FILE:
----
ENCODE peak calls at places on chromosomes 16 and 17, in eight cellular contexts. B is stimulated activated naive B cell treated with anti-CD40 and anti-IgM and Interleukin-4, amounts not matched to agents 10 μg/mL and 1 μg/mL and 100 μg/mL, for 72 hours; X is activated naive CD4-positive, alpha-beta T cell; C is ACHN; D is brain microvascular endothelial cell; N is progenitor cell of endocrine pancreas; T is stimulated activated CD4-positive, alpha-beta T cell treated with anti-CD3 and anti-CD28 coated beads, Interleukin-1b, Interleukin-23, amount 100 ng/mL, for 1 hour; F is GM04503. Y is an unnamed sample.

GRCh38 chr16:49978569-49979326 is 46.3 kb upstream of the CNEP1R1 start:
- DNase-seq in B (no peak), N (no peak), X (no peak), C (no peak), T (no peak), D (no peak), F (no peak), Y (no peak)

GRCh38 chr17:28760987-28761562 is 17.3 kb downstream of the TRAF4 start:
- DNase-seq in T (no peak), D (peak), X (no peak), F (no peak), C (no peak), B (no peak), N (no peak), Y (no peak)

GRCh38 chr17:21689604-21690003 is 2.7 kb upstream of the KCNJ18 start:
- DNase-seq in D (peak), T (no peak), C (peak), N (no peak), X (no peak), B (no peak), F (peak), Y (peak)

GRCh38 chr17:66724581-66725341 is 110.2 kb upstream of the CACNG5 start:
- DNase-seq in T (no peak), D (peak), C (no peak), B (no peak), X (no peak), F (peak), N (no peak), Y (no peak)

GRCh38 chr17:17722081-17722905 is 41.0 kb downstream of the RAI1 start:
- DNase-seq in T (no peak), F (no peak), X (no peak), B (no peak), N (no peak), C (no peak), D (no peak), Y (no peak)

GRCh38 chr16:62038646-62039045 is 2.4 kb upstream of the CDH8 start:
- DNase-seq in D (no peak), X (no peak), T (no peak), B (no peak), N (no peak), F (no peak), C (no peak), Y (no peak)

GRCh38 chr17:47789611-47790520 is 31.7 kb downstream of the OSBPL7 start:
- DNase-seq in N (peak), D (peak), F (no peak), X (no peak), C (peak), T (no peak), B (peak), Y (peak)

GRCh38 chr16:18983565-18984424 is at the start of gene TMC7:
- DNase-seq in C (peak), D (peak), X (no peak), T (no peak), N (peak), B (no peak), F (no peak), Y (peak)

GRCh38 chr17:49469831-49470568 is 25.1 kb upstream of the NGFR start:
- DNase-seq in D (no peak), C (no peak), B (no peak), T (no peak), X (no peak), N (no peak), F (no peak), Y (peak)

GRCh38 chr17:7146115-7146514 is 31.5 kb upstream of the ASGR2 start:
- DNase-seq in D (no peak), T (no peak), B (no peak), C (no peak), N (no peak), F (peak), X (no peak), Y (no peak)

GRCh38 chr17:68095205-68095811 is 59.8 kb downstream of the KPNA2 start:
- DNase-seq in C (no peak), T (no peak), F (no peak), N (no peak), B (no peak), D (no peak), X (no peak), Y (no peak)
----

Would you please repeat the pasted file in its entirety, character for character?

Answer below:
ENCODE peak calls at places on chromosomes 16 and 17, in eight cellular contexts. B is stimulated activated naive B cell treated with anti-CD40 and anti-IgM and Interleukin-4, amounts not matched to agents 10 μg/mL and 1 μg/mL and 100 μg/mL, for 72 hours; X is activated naive CD4-positive, alpha-beta T cell; C is ACHN; D is brain microvascular endothelial cell; N is progenitor cell of endocrine pancreas; T is stimulated activated CD4-positive, alpha-beta T cell treated with anti-CD3 and anti-CD28 coated beads, Interleukin-1b, Interleukin-23, amount 100 ng/mL, for 1 hour; F is GM04503. Y is an unnamed sample.

GRCh38 chr16:49978569-49979326 is 46.3 kb upstream of the CNEP1R1 start:
- DNase-seq in B (no peak), N (no peak), X (no peak), C (no peak), T (no peak), D (no peak), F (no peak), Y (no peak)

GRCh38 chr17:28760987-28761562 is 17.3 kb downstream of the TRAF4 start:
- DNase-seq in T (no peak), D (peak), X (no peak), F (no peak), C (no peak), B (no peak), N (no peak), Y (no peak)

GRCh38 chr17:21689604-21690003 is 2.7 kb upstream of the KCNJ18 start:
- DNase-seq in D (peak), T (no peak), C (peak), N (no peak), X (no peak), B (no peak), F (peak), Y (peak)

GRCh38 chr17:66724581-66725341 is 110.2 kb upstream of the CACNG5 start:
- DNase-seq in T (no peak), D (peak), C (no peak), B (no peak), X (no peak), F (peak), N (no peak), Y (no peak)

GRCh38 chr17:17722081-17722905 is 41.0 kb downstream of the RAI1 start:
- DNase-seq in T (no peak), F (no peak), X (no peak), B (no peak), N (no peak), C (no peak), D (no peak), Y (no peak)

GRCh38 chr16:62038646-62039045 is 2.4 kb upstream of the CDH8 start:
- DNase-seq in D (no peak), X (no peak), T (no peak), B (no peak), N (no peak), F (no peak), C (no peak), Y (no peak)

GRCh38 chr17:47789611-47790520 is 31.7 kb downstream of the OSBPL7 start:
- DNase-seq in N (peak), D (peak), F (no peak), X (no peak), C (peak), T (no peak), B (peak), Y (peak)

GRCh38 chr16:18983565-18984424 is at the start of gene TMC7:
- DNase-seq in C (peak), D (peak), X (no peak), T (no peak), N (peak), B (no peak), F (no peak), Y (peak)

GRCh38 chr17:49469831-49470568 is 25.1 kb upstream of the NGFR start:
- DNase-seq in D (no peak), C (no peak), B (no peak), T (no peak), X (no peak), N (no peak), F (no peak), Y (peak)

GRCh38 chr17:7146115-7146514 is 31.5 kb upstream of the ASGR2 start:
- DNase-seq in D (no peak), T (no peak), B (no peak), C (no peak), N (no peak), F (peak), X (no peak), Y (no peak)

GRCh38 chr17:68095205-68095811 is 59.8 kb downstream of the KPNA2 start:
- DNase-seq in C (no peak), T (no peak), F (no peak), N (no peak), B (no peak), D (no peak), X (no peak), Y (no peak)